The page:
Ecosystem Approach Sourcebook - Case-Study Details

1. Project Details
Author or Responsible Organization R D Smith and E Maltby. (2003) 'Using the Ecosystem Approach to Implement the Convention on Biological Diversity: Key issues and case studies. IUCN, Gland, Switzerland and Cambridge, UK x + 118pp.
Project Title Ecological corridors in environmental management, Brazil
Date of Publication
Project Status Ongoing
Project Start Date
Project End Date
Countries Bolivia (Plurinational State of)
Regions Central and Eastern Europe
Funding Source
2. Background to Project
Project Issue/Problem Statement In order to avoid the deleterious effects of species and ecosystems isolation, the concept of ecological corridors was introduced as an attempt to augment the connectivity between fragmented areas. The corridors were designed to enhance the conservation and sustainable use of ecosystems within the Itenez-Bolivia/Guaporé-Brasil area, while respecting the rights of the local populations.
Project Description One of the most important causes of biodiversity loss is habitat fragmentation. In fragmented ecosystems the rate of extinction is higher compared with species within non- fragmented ecosystems. A large river basin region in Bolivia and Brazil, which contains indigenous reserves and large natural protected areas, is the testing ground for a project that will study, identify and implement connected areas. The corridors were located along the roads BR-421 and BR-429 and on the left bank of Guaporé –Itenez River in Brazil, and in the Baures-Itenez area in Bolivia. Implementation of this project requires:(1)a full diagnosis of the status of the existing conservation units; (2)the design of connected areas or corridors;(3)the design of a programme on information-exchange between managers, directors and warden staff of protected areas; (4)identification of strategic points for conservation and management actions;(5)involvement of the local population through capacity building and environmental education;(6)harmonisation of public policies with the goals of sustainable development;(7)provision of technical, economic and scientific support to the local communities and other productive sectors;(8)the launch of pilot projects for natural resource management; and (9)identification of alternative tourism within the protected areas.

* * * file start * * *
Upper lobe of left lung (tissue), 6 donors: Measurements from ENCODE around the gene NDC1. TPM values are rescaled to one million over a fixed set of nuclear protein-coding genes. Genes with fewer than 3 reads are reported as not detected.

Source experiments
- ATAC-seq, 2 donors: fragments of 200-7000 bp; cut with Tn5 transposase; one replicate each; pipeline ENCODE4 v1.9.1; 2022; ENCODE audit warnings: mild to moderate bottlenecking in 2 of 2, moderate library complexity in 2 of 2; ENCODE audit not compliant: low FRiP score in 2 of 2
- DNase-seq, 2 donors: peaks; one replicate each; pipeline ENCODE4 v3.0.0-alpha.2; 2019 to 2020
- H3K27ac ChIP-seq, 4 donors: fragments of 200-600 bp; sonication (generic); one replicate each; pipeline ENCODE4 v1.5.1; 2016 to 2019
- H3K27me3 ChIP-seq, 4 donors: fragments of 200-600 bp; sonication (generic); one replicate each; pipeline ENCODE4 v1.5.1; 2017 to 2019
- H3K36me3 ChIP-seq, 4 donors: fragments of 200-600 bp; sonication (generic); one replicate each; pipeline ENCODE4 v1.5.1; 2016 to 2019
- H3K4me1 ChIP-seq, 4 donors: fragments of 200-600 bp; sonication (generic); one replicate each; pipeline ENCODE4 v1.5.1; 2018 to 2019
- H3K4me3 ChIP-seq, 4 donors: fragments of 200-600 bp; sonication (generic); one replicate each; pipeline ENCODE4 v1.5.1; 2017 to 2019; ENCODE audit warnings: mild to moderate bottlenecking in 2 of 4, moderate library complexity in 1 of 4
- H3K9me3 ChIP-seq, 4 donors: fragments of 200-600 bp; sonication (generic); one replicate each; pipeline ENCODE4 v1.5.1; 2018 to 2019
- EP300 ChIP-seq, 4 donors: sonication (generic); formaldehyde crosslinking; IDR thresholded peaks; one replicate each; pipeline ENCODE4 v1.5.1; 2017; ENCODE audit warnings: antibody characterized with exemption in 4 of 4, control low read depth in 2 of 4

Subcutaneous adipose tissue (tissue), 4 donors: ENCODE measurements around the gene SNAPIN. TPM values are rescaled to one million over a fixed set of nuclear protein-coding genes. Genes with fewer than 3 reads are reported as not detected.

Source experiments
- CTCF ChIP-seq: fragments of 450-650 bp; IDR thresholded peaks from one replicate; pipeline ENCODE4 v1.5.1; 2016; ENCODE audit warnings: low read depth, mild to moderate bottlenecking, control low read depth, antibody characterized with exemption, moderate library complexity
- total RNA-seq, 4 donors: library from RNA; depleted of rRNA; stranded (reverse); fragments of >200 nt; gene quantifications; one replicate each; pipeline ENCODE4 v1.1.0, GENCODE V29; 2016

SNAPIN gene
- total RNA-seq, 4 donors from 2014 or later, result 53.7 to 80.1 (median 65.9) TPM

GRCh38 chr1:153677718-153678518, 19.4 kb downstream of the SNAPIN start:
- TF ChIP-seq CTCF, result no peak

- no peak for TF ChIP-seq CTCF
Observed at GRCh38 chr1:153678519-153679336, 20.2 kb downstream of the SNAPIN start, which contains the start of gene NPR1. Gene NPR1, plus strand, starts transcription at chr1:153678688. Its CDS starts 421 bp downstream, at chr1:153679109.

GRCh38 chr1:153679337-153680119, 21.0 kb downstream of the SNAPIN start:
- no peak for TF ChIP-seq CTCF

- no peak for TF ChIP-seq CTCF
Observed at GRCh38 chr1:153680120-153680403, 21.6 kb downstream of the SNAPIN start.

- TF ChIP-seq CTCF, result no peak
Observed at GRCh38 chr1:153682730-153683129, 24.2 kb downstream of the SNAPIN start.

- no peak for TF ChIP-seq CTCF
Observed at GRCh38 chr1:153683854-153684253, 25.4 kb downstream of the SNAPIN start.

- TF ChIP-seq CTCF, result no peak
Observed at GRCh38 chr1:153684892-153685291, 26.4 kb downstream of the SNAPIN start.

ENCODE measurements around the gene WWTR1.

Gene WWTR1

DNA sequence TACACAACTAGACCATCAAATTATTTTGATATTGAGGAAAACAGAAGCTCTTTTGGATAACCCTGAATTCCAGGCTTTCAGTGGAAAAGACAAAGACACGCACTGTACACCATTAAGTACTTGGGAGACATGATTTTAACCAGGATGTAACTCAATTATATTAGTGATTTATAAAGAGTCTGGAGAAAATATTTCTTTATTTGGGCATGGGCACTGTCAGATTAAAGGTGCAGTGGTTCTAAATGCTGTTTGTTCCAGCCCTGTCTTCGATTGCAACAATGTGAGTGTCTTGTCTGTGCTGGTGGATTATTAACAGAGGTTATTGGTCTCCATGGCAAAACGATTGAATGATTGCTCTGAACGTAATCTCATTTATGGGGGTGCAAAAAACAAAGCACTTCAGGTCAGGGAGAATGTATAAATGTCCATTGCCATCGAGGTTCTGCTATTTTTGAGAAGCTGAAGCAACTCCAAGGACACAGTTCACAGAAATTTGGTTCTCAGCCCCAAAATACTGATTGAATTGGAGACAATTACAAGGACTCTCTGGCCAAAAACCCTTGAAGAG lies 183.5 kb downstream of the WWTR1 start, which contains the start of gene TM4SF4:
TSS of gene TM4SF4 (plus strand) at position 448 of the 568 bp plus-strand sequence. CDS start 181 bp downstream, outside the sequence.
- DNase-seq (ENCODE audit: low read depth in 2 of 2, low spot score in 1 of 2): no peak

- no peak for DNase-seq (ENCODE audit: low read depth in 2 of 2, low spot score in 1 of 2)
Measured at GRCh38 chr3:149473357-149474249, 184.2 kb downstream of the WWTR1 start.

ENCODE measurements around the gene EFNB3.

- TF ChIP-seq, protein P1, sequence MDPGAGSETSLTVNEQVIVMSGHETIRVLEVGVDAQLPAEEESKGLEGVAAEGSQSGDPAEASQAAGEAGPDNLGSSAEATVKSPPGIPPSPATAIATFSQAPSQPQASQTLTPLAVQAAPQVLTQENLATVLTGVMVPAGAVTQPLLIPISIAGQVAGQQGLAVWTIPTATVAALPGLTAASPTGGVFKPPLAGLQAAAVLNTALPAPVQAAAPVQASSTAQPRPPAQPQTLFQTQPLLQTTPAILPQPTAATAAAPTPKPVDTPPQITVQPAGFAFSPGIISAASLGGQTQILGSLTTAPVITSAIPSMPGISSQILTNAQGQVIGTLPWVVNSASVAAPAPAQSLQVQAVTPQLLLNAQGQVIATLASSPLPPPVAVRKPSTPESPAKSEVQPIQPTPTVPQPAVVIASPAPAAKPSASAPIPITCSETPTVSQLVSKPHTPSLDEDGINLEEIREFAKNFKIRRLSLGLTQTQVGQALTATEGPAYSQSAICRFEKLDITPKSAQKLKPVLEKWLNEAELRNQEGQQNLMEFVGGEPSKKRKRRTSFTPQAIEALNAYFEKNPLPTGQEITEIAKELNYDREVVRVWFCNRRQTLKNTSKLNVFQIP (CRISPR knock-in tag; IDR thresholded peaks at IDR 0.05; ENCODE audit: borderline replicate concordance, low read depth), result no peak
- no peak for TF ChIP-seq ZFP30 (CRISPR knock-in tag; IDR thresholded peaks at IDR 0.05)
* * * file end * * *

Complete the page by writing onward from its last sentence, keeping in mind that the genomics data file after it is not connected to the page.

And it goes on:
Highlighted Aspects of Ecosystem Approach • The three objectives of the CBD are simultaneously addressed in this case study. • The diagnosis phase of the project illustrated the need for a better understanding of ecosystem processes and functions. •Goods and services were not identified in the project, but equitable sharing was addressed in relation to the benefits that should materialise when the project is implemented. • Adaptive management is neither illustrated nor addressed in the case study. • The most appropriate scale depended on the issue being addressed. • Linkages between sectoral groups were established through the creation of various committees involving different governmental and non-governmental institutions.
Conclusions The Ecosystem Approach is an effective basis for planning ecological corridors.